PHILADELPHIA music legends

Kenny Gamble


Leon Huff

are going to the Rock and Roll Hall of Fame.

The pioneering producers of the Philadelphia soul sound were chosen yesterday for induction under the newly named "Ahmet Ertegun Award" (formerly the nonperformer category).

Gamble and Huff will join the 2008 class of Madonna, John Mellencamp, Leonard Cohen, the Ventures and the Dave Clark Five, plus sideman honoree, the late Little Walter.

All will be enshrined March 10 at the Waldorf Astoria.

It's Christmas-shopping season

What do you give to the Grinch who has everything? How about a leather-bound copy of "The Tales of Beedle the Bard," a book of fairy tales created, handwritten and illustrated by J.K. Rowling?

This one-of-a-kind (actually one out of seven) item sold for nearly $4 million at auction yesterday to London art agent Hazlitt, Gooden and Fox.

The money will benefit the Children's Voice, a charity co-founded in 2005 by Rowling and Baroness Nicholson, a member of Britain's House of Lords, to help institutionalized children across Europe.

The book had been expected to sell for about $100,000 and the standing-room-only crowd at Sotheby's applauded as bidding topped $2 million.

It's always good to clap when there's someone crazier than you at an auction.

* Meanwhile in

Milan, a Tiffany silver bowl that President Kennedy gave to Maria Callas fetched nearly $33,000 at an auction of the late opera diva's memorabilia. Sotheby's auctioned more than 2,000 items Wednesday from the estate of Callas' husband of 10 years, Giovanni Battista Meneghini.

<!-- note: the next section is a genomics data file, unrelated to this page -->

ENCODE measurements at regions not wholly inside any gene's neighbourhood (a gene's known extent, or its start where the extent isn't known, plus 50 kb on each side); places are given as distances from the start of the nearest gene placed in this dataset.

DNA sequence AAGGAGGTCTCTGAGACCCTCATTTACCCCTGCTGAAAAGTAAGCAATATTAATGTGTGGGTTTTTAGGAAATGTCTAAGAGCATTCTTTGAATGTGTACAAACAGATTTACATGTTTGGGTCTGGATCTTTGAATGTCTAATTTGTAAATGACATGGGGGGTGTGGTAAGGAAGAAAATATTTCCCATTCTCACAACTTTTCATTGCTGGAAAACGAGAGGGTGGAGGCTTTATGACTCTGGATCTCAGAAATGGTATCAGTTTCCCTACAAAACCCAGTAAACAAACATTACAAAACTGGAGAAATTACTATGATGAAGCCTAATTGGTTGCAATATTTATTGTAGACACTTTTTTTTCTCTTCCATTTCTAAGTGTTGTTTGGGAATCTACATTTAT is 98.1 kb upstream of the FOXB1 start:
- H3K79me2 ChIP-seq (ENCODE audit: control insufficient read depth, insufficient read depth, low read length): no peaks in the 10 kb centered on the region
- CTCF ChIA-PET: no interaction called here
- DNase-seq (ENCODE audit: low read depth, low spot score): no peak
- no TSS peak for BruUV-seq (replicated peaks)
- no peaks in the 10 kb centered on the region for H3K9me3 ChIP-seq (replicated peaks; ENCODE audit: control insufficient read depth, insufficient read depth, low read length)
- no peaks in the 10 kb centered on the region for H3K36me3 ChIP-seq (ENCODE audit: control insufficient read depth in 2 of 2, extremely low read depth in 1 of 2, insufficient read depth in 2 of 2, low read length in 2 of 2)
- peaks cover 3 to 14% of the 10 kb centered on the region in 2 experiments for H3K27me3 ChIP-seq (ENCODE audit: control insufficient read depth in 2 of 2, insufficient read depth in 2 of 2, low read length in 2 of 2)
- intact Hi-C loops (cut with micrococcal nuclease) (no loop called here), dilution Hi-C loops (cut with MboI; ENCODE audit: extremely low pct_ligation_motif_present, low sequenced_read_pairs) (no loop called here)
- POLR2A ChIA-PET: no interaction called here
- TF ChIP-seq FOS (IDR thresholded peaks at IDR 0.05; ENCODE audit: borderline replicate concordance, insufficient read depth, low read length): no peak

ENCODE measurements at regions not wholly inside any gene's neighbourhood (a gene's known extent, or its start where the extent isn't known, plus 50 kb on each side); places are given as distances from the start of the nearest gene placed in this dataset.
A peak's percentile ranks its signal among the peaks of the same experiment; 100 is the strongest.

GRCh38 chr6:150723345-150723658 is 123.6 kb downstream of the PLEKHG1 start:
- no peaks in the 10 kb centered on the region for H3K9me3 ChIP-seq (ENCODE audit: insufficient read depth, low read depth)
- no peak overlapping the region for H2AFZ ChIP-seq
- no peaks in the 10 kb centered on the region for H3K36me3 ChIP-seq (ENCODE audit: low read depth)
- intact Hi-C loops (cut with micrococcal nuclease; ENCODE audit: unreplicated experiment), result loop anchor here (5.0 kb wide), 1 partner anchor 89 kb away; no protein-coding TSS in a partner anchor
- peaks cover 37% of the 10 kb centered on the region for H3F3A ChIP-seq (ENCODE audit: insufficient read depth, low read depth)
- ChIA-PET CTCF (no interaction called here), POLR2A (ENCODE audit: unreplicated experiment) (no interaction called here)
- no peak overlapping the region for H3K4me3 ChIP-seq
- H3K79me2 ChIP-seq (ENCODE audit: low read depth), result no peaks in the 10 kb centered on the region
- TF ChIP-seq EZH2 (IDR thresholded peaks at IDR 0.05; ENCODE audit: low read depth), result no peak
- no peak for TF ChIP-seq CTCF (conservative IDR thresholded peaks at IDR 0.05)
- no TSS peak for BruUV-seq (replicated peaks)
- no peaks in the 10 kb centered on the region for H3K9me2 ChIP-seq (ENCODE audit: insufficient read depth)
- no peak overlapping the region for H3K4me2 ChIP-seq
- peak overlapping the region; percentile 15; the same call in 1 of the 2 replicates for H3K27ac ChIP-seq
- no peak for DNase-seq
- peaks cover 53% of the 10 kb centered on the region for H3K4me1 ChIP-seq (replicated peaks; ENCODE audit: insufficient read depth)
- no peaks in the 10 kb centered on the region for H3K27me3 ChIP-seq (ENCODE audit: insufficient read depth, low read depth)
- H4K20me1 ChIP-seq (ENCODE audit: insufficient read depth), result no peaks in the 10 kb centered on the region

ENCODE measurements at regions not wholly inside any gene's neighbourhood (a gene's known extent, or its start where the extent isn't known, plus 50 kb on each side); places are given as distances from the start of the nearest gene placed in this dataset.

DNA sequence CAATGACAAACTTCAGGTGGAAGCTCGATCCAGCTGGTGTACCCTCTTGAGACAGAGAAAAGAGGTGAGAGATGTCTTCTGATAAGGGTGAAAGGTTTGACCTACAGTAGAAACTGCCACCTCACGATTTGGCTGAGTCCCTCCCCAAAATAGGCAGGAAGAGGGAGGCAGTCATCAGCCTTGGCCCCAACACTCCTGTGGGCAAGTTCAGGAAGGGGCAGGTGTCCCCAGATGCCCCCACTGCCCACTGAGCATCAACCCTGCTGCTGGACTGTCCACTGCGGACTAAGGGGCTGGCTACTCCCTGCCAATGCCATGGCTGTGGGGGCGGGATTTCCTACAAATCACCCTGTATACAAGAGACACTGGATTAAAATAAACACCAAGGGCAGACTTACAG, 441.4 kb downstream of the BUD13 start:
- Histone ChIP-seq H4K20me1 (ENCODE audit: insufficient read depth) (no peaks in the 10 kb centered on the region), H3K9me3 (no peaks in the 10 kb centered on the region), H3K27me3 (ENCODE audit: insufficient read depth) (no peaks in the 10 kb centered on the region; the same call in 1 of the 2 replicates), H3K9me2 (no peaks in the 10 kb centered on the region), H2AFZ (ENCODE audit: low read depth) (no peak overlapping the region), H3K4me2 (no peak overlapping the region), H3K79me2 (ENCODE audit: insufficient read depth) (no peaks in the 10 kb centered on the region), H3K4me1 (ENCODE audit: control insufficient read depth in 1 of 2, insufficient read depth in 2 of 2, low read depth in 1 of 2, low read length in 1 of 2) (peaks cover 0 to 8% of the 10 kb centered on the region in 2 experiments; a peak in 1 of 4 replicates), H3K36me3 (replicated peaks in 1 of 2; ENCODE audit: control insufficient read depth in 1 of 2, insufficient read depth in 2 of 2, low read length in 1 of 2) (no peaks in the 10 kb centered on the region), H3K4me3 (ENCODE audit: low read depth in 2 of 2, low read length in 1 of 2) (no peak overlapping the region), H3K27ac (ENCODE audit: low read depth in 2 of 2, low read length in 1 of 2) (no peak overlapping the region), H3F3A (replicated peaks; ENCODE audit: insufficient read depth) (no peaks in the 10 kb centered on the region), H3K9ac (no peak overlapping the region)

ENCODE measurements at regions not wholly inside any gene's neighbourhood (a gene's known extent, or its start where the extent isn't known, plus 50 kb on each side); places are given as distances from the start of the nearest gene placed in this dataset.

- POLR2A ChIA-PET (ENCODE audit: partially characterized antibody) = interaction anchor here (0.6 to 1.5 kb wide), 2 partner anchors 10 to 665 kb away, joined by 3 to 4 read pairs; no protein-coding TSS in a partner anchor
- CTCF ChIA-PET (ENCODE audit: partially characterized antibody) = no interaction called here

He was by Callas' side during her rise to operatic fame only to be left brokenhearted when she took up with Aristotle Onassis.

Ironically, Onassis ended his relationship with Callas to marry Jacqueline Kennedy.

Callas died a recluse in 1977 at age 53 in Paris, leaving behind $6.8 million and no will.

Writer's strike update

Will the Director's Guild sell out the Writer's Guild?

Not yet, but . . .

The DGA said yesterday it will hold off on contract negotiations with studios for now but could start talks after New Year's Day.

It's highly doubtful the striking writers will reach an agreement by then so the move could put added pressure on the scribes to take some bogus contract offer from the studios.

The Directors Guild represents about 13,500 directors and associated production workers. Its contract with the studios and networks expires June 30.

It's cold, get a hat

To celebrate next Tuesday's DVD release of "The Simpsons Movie," Simpson's elves will be giving out free yellow Simpson's Santa hats at a local mall on Saturday from noon to 4 p.m.

The promoter can't say which mall, but we can hint that it starts with Franklin and ends with Mills.


Eva Longoria and her hubby, Tony Parker, issued a statement Wednesday night defending their marriage against claims by French model Alexandra Paressant that she had an affair with Parker in September.

"I love my wife," Parker said in a statement from Longoria's spokeswoman, Liza Anderson. "She's the best thing in my life, and I have never been happier."

"Tony has been nothing short of the perfect husband," said Longoria.

Somewhere in there is a denial.

* Liza Minnelli collapsed during a performance in Sweden, was seen by a doctor at her hotel and then flew yesterday for treatment in New York, New York.

* George Clooney and Don Cheadle received a peace award yesterday in Rome for their efforts to raise awareness of the crisis in Darfur.

"We're part of a tiny group of people fighting for peace," Clooney said.

Kind of sad that you have to fight for peace.

* If Led Zeppelin reunites to go on tour next summer, it won't be in May.

That's when Robert Plant will be touring Europe with Alison Krauss.

The bluegrass version of "Stairway to Heaven" rocks. *

Daily News wire services contributed to this report.

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